It’s just a story, but it makes you wonder: What would really happen if Jehovah / Jesus actually made the sun go back in the sky — or rather, made the earth spin the other way?

Well, first the earth would have to stop spinning. That would play havoc with all of us critters on earth, because stopping the earth wouldn’t stop the atmosphere. And that would mean that the surface of the earth would be scoured clean by winds of 1,100 mph. Everything not anchored to bedrock would be blown away. It would be the worst hurricane ever.

If the earth then spun the other way — even for 40 minutes — it would play all kinds of hell with the earth’s magnetic field, the oceans, the Coriolis effect, and therefore the world’s climate.

So did Jehovah / Jesus do all this just to impress a king with a boil? Well, if he did, let’s just say that no one would have survived to write the Bible.

What else does Isaiah get wrong?

The earth is a circle
Apparently spheres weren’t a thing in ancient Israel.

40:21 Have ye not known? have ye not heard? hath it not been told you from the beginning? have ye not understood from the foundations of the earth?
40:22 It is he that sitteth upon the circle of the earth, and the inhabitants thereof are as grasshoppers; that stretcheth out the heavens as a curtain, and spreadeth them out as a tent to dwell in:

But wait — couldn’t a ‘circle’ also mean a sphere? Well, probably not. Here’s some analysis of other biblical verses that indicate that in saying circle, the writer was going along with a body of thought that said the earth was flat like a pizza, and not round like a globe.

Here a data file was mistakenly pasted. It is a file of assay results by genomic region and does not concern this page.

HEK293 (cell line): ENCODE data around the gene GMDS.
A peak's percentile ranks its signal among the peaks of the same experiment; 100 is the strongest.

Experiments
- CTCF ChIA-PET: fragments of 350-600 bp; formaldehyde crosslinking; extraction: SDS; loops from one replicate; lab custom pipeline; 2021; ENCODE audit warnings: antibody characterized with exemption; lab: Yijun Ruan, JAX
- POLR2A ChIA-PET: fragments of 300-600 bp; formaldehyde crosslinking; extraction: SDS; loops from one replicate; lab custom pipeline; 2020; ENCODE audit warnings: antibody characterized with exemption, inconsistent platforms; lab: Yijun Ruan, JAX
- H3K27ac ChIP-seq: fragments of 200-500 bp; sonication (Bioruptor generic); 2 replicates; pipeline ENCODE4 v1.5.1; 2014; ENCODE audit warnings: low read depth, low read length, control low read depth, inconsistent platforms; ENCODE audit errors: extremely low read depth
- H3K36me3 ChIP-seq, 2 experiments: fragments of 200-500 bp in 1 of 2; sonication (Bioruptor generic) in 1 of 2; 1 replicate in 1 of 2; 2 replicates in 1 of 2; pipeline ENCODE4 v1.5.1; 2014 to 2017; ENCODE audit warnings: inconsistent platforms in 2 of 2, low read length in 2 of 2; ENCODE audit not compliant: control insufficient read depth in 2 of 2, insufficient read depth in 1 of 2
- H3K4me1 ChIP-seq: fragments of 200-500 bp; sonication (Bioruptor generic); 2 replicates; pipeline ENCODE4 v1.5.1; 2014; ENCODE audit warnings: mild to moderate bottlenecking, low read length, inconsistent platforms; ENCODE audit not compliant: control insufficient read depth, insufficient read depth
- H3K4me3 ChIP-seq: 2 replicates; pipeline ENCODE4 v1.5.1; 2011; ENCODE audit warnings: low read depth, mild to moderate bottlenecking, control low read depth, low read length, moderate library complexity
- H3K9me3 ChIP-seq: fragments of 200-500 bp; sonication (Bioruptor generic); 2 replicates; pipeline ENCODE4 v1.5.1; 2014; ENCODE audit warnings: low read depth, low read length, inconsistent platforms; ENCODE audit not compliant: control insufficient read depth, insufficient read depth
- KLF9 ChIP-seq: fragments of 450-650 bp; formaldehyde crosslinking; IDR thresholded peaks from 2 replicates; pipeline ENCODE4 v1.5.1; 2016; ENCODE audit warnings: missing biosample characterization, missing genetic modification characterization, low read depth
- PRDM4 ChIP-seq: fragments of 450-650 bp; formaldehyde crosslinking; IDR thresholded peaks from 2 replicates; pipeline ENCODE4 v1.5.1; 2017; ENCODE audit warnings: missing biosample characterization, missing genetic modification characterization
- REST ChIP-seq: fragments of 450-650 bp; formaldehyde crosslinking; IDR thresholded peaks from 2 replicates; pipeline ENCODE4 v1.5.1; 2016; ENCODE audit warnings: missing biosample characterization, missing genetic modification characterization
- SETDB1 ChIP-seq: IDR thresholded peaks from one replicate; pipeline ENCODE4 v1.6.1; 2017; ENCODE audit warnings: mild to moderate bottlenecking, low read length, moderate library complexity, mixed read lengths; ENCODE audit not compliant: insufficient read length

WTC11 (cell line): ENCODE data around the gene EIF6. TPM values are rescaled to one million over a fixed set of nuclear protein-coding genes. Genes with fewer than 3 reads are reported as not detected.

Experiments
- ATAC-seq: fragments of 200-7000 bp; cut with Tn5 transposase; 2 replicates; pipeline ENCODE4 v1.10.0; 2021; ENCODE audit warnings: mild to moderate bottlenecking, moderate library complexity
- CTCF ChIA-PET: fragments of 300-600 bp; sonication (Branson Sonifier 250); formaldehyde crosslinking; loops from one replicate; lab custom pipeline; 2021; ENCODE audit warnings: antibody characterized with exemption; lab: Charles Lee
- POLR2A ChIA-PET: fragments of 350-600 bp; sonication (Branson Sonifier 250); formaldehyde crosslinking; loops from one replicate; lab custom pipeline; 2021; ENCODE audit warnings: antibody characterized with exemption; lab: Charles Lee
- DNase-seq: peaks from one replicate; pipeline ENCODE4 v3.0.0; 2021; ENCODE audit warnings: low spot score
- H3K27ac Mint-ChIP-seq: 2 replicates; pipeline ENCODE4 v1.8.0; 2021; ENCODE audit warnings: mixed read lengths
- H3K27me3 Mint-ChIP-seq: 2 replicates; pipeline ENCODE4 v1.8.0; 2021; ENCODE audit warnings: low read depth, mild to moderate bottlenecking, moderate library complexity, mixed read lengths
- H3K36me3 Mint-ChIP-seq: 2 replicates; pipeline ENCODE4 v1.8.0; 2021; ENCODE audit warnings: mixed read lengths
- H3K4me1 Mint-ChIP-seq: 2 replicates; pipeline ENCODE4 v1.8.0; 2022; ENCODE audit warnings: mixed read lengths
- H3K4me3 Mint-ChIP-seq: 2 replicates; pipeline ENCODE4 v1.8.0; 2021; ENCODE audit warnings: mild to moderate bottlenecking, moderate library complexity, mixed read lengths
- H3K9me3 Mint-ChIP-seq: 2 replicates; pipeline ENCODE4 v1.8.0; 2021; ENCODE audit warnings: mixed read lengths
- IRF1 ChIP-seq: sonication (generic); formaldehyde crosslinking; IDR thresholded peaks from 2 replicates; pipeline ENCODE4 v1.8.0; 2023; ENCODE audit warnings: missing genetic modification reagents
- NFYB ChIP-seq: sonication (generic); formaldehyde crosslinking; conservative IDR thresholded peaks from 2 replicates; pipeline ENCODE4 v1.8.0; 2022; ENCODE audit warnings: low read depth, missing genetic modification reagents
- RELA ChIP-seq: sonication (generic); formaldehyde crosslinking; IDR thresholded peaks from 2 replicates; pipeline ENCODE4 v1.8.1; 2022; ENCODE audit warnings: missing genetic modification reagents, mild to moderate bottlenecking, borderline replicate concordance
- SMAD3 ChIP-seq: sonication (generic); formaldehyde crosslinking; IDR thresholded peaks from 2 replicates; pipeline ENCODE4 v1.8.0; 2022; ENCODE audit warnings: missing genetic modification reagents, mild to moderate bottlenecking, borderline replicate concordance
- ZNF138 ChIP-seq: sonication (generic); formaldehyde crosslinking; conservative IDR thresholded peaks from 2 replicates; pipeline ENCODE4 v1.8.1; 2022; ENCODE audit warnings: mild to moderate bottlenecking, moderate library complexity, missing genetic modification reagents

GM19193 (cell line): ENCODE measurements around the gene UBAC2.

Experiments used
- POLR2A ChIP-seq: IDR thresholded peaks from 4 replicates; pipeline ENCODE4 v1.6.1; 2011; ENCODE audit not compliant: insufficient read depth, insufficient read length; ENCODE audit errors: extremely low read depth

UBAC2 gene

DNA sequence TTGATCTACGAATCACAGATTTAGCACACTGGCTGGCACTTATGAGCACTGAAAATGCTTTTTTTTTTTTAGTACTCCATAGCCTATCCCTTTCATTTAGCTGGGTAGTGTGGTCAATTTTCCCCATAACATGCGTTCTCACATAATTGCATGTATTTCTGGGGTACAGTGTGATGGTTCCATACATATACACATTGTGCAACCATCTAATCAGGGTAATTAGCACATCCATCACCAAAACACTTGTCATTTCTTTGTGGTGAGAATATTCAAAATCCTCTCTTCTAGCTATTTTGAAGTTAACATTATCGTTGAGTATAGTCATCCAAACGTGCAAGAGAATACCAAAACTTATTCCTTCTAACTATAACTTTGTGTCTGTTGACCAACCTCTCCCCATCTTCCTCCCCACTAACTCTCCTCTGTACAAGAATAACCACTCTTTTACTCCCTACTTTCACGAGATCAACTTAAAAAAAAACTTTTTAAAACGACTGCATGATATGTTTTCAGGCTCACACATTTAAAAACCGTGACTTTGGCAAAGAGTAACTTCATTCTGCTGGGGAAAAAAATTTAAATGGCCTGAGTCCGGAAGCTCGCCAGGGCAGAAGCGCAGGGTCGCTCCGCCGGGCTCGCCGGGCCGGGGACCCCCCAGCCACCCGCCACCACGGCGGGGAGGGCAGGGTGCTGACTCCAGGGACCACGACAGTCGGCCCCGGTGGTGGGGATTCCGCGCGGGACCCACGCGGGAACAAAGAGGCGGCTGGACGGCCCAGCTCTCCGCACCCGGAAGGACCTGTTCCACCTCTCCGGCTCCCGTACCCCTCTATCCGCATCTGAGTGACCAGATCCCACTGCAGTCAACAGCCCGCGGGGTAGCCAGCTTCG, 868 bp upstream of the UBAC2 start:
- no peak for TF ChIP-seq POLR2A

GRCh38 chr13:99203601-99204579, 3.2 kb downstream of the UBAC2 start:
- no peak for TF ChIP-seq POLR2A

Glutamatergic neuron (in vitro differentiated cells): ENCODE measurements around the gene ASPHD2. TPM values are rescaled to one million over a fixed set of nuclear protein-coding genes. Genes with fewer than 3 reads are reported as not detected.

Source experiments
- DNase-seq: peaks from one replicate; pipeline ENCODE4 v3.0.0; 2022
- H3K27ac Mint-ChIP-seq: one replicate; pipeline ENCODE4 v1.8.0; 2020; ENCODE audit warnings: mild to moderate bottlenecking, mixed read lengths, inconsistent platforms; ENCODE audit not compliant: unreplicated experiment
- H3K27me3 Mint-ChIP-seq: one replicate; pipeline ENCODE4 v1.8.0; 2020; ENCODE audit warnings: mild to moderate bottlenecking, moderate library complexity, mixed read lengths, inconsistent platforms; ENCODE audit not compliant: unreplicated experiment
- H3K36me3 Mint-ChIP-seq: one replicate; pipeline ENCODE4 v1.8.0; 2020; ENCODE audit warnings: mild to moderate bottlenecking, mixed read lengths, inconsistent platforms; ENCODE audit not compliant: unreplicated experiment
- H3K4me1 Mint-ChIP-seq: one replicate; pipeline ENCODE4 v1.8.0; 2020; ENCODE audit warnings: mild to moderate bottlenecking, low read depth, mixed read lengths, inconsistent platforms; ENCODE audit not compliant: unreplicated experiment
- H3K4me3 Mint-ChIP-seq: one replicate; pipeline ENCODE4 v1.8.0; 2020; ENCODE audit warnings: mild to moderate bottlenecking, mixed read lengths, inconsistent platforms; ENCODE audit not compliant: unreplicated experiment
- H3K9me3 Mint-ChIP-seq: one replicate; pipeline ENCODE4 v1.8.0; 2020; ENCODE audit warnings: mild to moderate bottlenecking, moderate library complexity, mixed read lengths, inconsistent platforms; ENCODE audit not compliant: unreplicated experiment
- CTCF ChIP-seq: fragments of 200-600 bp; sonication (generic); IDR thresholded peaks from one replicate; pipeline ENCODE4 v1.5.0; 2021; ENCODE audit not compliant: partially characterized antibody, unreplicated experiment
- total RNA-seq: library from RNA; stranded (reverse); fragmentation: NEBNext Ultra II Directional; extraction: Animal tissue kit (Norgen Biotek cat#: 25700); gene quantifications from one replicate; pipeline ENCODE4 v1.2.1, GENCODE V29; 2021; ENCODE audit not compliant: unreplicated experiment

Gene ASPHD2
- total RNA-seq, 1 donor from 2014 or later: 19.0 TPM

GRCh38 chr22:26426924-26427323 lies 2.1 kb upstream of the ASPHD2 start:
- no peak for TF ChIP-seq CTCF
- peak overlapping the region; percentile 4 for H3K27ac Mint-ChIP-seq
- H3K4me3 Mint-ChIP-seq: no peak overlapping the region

Stars never fail

40:26 Lift up your eyes on high, and behold who hath created these things, that bringeth out their host by number: he calleth them all by names by the greatness of his might, for that he is strong in power; not one faileth.

Actually, stars are failing all the time, about 275 million per day, estimated over the whole universe.
We estimate at about 100 billion the number of galaxies in the observable Universe, therefore there are about 100 billion stars being born and dying each year, which corresponds to about 275 million per day, in the whole observable Universe.

Handel’s Messiah and Isaiah

The libretto of Handel’s Messiah pulls text liberally from this section of Isaiah, to the point where one can hardly read the thing without having Handel run through your head.

This is kind of a difficult area for me. I perform in a production of the Messiah every year, and every year I sort of grind my teeth over the text. How’s an arts-minded atheist supposed to grapple with this? As for me, I wrote a cartoon about it, which you can check out here.